NEW YORK— The Federal Reserve Bank of New York’s Center for Microeconomic Data released the May 2018 Survey of Consumer Expectations, which shows short- and medium- term inflation expectations remained unchanged.Households’ expectations about income, earnings and spending growth all declined, along with year-ahead expectations about household financial situations and credit availability.
The main findings from the May 2018 Survey are:
- Median inflation expectations at both the one-year and three-year horizons remained unchanged in May at 3.0%. Inflation uncertainty increased to its highest level since March 2017.
- Median home price change expectations remained flat at 3.7% in May, still well above its trailing 12-month average of 3.3%. Home price growth uncertainty rose to its highest level since May 2017.
- The median one-year-ahead expected gasoline price change increased from 4.8% in April to 5.2% in May, its highest reading since June 2016. Expectations for changes in the cost of medical care, college education and rent also increased from 8.9%, 6.3% and 5.5% to 9.3%, 6.7% and 5.7%, respectively. Expectations for changes in food prices, on the other hand, declined from 4.7% in April to 4.5% in May.
- Median one-year-ahead earnings growth expectations declined from 2.7% in April to 2.5% in May, tying its 12-month trailing average. The decrease was most pronounced among older (at least 40 years old) and lower educated (high school degree or less) respondents.
- Mean unemployment expectations—or the mean probability that the U.S. unemployment rate will be higher one year from now—decreased slightly from 34.9% in April to 34.1% in May, just below its 12-month trailing average of 34.8%.
- Both the mean perceived probability of losing one’s job in the next 12 months and the mean probability of leaving one’s job voluntarily in the next 12 months increased, from 13.7% to 14.0%, and from 20.5% to 21.4%, respectively.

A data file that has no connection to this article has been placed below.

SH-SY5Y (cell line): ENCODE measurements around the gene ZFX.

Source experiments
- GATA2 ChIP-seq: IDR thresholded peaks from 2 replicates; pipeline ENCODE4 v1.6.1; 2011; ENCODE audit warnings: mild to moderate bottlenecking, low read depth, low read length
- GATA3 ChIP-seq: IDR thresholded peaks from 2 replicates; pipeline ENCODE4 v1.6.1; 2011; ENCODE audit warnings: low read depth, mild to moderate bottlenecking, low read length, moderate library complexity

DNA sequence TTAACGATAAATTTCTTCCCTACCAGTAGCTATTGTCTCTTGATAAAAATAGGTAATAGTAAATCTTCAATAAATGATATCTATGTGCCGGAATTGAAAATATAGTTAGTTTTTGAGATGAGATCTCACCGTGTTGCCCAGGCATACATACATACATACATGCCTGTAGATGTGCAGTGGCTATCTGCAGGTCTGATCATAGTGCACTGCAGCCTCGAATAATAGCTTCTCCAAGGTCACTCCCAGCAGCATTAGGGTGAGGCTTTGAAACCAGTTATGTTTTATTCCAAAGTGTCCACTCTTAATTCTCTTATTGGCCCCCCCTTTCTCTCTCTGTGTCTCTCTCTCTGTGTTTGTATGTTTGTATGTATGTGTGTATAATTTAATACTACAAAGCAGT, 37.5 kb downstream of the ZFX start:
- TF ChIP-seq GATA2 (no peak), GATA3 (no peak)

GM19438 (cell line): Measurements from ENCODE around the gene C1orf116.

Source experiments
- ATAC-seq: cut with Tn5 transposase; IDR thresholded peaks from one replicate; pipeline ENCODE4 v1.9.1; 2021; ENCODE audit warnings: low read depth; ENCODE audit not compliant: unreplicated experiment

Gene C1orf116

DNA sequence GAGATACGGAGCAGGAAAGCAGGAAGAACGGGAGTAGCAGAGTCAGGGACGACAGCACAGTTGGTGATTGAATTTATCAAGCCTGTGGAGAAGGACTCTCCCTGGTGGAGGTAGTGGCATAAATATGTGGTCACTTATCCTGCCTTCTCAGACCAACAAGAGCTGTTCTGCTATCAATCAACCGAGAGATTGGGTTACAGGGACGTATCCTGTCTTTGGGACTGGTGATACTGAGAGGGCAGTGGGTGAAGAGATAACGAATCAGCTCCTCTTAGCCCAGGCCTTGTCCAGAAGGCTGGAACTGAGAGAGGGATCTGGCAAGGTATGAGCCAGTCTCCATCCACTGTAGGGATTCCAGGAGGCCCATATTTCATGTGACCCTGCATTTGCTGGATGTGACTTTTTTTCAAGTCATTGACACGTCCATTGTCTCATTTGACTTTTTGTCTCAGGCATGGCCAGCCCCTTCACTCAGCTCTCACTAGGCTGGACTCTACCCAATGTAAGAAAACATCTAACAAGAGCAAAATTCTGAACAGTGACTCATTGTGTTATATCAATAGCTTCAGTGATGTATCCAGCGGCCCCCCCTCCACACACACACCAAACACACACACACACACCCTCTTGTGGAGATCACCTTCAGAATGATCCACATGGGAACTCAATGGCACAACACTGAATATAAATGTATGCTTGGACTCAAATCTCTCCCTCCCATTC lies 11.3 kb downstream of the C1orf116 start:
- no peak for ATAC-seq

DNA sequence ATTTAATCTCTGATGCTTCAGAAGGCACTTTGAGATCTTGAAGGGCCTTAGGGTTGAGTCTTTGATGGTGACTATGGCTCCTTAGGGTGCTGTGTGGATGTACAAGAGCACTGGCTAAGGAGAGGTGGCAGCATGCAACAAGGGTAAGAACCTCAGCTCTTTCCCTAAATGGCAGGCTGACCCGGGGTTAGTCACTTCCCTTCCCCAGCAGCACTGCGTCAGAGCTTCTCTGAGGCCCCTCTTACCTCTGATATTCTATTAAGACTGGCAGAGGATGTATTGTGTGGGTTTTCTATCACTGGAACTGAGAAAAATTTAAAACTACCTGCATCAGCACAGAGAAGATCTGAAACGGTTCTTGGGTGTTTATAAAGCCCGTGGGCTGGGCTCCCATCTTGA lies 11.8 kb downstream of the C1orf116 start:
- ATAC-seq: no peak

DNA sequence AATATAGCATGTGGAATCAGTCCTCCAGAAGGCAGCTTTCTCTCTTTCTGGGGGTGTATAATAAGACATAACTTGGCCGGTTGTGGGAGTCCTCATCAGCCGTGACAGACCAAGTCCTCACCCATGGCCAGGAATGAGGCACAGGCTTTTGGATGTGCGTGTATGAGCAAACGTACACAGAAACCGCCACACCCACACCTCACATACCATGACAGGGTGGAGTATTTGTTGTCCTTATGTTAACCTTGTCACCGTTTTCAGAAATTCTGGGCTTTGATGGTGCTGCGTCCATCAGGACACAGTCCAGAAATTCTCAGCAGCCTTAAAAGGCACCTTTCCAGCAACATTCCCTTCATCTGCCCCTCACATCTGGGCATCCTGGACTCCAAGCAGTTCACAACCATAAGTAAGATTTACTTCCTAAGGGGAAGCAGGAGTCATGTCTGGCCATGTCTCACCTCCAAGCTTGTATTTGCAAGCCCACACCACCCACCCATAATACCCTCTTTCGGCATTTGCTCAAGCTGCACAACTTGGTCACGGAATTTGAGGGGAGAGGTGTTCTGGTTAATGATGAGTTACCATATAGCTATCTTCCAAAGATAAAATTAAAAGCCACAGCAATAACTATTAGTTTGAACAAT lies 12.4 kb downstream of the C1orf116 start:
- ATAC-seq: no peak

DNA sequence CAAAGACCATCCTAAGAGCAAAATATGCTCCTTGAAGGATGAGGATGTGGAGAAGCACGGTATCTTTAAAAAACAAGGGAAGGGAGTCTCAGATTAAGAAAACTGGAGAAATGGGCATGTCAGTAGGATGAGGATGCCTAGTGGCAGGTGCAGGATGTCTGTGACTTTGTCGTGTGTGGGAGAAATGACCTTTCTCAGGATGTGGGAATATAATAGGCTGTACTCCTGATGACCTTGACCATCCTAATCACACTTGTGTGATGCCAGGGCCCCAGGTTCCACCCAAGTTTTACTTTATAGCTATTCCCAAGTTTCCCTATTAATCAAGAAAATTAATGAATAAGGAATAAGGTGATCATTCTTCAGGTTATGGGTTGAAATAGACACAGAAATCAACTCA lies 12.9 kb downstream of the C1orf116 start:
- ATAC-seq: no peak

- The mean perceived probability of finding a job (if one’s current job was lost) increased to 59.9% in May, just 0.2 percentage points below the series’ high reached in November 2017.
- Median expected household income growth decreased from 2.9% in April to 2.6% in May. The decline was most pronounced among lower educated (high-school degree or less) and lower income (annual income below $50,000) respondents.
- Median household spending growth expectations retreated to 3.0% in May, after increasing for three consecutive months. This reading is equal to its trailing 12-month average.
- The median expectation regarding year-ahead change in taxes (at current income level) increased to 2.2%, its third consecutive increase since reaching a series low of 1.5% in February.
- The perceived change in credit availability compared to a year ago improved in May, with the proportion of respondents reporting easier credit access compared to a year ago increasing from 22.1% to 23.9%. However, expectations for year-ahead credit availability worsened slightly in May, with the proportion expecting tightening in credit access increasing slightly from 29.1% to 30.4%.
- The average perceived probability of missing a minimum debt payment over the next three months increased slightly from 11.0 % in April to 11.7% in May. The increase was broad-based across age groups.
- The mean perceived probability that the average interest rate on saving accounts will be higher 12 months from now than it is today declined from 36.8% in April to 36.4% in May.
- One-year-ahead expectations of households’ financial situations worsened somewhat with 13.7% of respondents expecting to be worse off financially, compared to 11.8% in April.
- The mean perceived probability that U.S. stock prices will be higher 12 months from now than they are today increased to 42.0% in May, remaining below its trailing 12-month average of 43.0%.
About the Survey of Consumer Expectations
The SCE contains information about how consumers expect overall inflation and prices for food, gas, housing and education to behave. It also provides insight into Americans’ views about job prospects and earnings growth and their expectations about future spending and access to credit. The SCE also provides measures of uncertainty in expectations for the main outcomes of interest. Expectations are also available by age, geography, income, education and numeracy.
The SCE is a nationally representative, internet-based survey of a rotating panel of approximately 1,300 household heads. Respondents participate in the panel for up to twelve months, with a roughly equal number rotating in and out of the panel each month. Unlike comparable surveys based on repeated cross-sections with a different set of respondents in each wave, our panel allows us to observe the changes in expectations and behavior of the same individuals over time.